She ordered Levant to take down the defamatory posts and awarded $50,000 in general damages, as well as $30,000 in aggravated damages, to Awan.
Levant appealed the damages, as well as the judge’s finding that the posts were libellous.
The Court of Appeal disagreed with Matheson’s characterization of Levant’s statements that Awan was an anti-Semite as statement of fact, saying they were opinion. But the court upheld Matheson’s finding that Levant was motivated by malice, defeating the fair comment defence.
“Although the trial judge erred in her characterization of the appellant’s blog statement that the respondent was an anti-Semite as a statement of fact rather than opinion, the defence of fair comment cannot apply if the statement was made, as the trial judge found, with malice,” Justice Kathryn Feldman wrote in the decision.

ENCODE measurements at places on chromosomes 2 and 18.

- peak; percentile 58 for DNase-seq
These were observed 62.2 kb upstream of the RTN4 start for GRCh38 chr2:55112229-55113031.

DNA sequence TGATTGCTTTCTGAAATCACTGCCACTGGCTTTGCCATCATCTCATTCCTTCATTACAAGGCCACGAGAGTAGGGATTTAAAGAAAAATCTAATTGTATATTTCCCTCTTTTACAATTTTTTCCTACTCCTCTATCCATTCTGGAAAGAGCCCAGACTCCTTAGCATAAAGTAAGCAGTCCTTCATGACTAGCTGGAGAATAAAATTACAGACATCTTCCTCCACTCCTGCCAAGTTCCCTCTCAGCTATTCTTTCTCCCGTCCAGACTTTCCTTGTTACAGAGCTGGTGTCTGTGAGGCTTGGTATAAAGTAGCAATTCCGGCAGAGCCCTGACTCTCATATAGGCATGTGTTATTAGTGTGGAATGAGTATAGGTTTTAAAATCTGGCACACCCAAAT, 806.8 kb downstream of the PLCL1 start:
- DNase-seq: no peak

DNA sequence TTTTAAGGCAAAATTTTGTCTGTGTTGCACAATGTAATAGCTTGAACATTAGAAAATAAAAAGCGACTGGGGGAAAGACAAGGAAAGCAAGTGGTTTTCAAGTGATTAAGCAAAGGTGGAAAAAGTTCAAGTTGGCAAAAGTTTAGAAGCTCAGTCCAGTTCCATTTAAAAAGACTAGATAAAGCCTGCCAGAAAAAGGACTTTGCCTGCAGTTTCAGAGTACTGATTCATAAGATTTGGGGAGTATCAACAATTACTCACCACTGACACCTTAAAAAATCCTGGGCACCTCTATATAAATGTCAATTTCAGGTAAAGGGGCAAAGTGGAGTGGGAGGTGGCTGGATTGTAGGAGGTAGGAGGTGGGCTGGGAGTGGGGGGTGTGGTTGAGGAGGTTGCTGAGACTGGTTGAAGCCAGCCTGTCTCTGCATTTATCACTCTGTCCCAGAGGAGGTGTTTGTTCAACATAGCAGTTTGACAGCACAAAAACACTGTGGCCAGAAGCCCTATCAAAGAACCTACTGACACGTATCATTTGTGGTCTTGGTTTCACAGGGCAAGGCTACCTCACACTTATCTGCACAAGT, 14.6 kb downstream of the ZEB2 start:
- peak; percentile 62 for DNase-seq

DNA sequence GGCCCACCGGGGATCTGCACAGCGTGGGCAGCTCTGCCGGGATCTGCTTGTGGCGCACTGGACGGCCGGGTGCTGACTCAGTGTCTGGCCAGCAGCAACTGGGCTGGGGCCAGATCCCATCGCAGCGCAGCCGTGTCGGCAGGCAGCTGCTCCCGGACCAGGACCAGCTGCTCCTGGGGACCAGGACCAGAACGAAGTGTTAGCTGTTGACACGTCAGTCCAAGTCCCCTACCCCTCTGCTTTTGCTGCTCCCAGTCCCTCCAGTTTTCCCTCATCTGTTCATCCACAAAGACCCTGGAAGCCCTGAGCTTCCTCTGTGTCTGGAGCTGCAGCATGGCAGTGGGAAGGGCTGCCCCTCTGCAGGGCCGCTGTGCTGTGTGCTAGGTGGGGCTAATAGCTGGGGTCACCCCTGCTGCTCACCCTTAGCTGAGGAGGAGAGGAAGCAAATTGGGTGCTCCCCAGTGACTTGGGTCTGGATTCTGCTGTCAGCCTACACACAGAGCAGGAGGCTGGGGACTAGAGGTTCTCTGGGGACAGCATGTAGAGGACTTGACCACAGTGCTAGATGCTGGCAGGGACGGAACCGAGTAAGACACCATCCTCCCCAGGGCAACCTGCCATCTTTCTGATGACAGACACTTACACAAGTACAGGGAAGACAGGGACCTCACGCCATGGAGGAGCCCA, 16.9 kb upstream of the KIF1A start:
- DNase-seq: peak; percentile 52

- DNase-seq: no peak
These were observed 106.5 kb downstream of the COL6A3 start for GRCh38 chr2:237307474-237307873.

Brian Shiller, the lawyer representing Awan, says the decision is further confirmation that what Levant said about his client was false and defamatory.
“The most important result you can achieve in a defamation case for a plaintiff is vindication of their good name,” he says.
The Court of Appeal also upheld the damages Matheson awarded.
Gil Zvulony, a Toronto defamation lawyer, says the decision highlights how important context and motivation are in defamation cases, as the claim could have been defeated if there was not a finding of malice.
“The words at issue in a defamation case don’t stand alone,” he says.
“You have to look at the context in which they were written and you also have to look at the motivation of the speaker.”
In an email, Levant said he intends to apply for leave to appeal the decision to the Supreme Court of Canada.
On one of his websites, Levant said the Court of Appeal ruling has implications for freedom of expression.
“I’m worried that this ruling sets a precedent, and it is now legally dangerous to call out an anti-Semite as anti-Semitic,” he wrote.
Shiller, however, says that is not the case, as Levant could not factually support his assertion that Awan was an anti-Semite.